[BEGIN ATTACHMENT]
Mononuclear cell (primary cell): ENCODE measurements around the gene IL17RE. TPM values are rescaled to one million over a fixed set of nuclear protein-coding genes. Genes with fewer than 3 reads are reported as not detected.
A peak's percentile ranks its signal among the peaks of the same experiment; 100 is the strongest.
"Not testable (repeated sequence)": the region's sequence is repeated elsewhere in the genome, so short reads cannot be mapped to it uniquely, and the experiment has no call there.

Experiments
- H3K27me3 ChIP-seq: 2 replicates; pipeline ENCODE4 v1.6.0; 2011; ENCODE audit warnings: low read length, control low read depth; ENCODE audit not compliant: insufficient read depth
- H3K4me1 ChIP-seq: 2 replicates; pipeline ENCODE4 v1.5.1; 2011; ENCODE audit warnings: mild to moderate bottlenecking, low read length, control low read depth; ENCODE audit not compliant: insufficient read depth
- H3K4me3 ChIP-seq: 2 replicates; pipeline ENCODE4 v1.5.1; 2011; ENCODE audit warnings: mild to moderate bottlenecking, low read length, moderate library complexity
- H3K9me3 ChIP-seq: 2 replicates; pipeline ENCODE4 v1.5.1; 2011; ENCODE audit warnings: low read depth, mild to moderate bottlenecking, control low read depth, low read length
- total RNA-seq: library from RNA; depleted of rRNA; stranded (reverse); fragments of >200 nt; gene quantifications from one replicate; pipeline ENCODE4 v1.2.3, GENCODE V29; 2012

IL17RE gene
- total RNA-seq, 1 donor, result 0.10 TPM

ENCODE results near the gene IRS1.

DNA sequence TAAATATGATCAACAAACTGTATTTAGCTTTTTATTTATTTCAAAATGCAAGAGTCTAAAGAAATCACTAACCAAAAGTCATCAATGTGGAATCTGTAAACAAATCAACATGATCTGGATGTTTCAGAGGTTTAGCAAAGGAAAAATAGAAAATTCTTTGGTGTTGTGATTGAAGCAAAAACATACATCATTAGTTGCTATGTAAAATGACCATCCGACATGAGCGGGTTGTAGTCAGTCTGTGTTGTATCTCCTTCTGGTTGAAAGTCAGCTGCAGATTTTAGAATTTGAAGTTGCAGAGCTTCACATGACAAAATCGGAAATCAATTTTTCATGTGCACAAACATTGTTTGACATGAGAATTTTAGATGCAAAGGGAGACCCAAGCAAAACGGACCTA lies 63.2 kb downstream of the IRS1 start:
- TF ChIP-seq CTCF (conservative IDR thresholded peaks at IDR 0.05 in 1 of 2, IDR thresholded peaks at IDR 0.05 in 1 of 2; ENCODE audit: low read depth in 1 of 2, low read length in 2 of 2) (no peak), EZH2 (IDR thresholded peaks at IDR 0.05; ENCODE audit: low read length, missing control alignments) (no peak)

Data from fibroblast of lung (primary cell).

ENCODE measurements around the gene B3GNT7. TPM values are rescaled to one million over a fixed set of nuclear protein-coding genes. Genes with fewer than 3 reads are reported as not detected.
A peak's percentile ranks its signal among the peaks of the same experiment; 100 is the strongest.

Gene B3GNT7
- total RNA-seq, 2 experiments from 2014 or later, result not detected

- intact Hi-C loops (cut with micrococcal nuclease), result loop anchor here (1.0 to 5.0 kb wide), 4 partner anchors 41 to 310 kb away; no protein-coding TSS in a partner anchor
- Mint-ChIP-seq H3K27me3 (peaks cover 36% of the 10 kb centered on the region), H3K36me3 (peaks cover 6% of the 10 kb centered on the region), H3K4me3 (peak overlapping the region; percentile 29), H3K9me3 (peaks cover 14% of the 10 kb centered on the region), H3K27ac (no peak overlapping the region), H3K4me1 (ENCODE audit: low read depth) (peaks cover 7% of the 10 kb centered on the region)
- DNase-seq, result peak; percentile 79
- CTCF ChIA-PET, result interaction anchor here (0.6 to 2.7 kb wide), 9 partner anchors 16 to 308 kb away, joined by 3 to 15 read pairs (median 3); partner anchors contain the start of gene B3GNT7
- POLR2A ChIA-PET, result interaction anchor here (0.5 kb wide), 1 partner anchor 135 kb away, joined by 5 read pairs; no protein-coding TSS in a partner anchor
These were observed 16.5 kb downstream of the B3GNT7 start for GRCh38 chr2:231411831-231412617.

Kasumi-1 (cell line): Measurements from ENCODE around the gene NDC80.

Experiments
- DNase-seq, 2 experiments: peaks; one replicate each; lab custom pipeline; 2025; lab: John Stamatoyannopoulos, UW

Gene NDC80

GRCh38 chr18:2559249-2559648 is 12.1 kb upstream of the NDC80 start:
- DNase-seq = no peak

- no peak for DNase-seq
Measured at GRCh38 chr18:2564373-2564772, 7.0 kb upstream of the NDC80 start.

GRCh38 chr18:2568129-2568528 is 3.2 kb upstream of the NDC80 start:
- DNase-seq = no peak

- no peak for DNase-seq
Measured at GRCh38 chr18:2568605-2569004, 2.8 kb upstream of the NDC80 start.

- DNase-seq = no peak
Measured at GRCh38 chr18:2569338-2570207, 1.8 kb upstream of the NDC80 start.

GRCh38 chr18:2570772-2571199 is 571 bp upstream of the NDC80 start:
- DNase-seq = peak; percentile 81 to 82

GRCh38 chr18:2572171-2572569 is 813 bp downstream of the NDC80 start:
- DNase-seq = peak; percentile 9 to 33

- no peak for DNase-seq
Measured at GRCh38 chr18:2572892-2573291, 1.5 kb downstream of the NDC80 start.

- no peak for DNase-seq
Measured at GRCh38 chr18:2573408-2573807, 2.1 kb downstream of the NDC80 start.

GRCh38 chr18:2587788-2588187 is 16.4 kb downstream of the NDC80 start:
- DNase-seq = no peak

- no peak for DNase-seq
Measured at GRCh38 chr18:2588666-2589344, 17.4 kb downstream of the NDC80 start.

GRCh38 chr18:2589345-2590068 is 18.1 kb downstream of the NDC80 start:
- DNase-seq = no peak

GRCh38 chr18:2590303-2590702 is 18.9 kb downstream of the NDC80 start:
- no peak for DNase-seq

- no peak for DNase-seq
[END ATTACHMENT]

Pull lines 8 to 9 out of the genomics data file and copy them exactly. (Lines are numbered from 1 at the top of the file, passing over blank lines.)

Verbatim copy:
- H3K9me3 ChIP-seq: 2 replicates; pipeline ENCODE4 v1.5.1; 2011; ENCODE audit warnings: low read depth, mild to moderate bottlenecking, control low read depth, low read length
- total RNA-seq: library from RNA; depleted of rRNA; stranded (reverse); fragments of >200 nt; gene quantifications from one replicate; pipeline ENCODE4 v1.2.3, GENCODE V29; 2012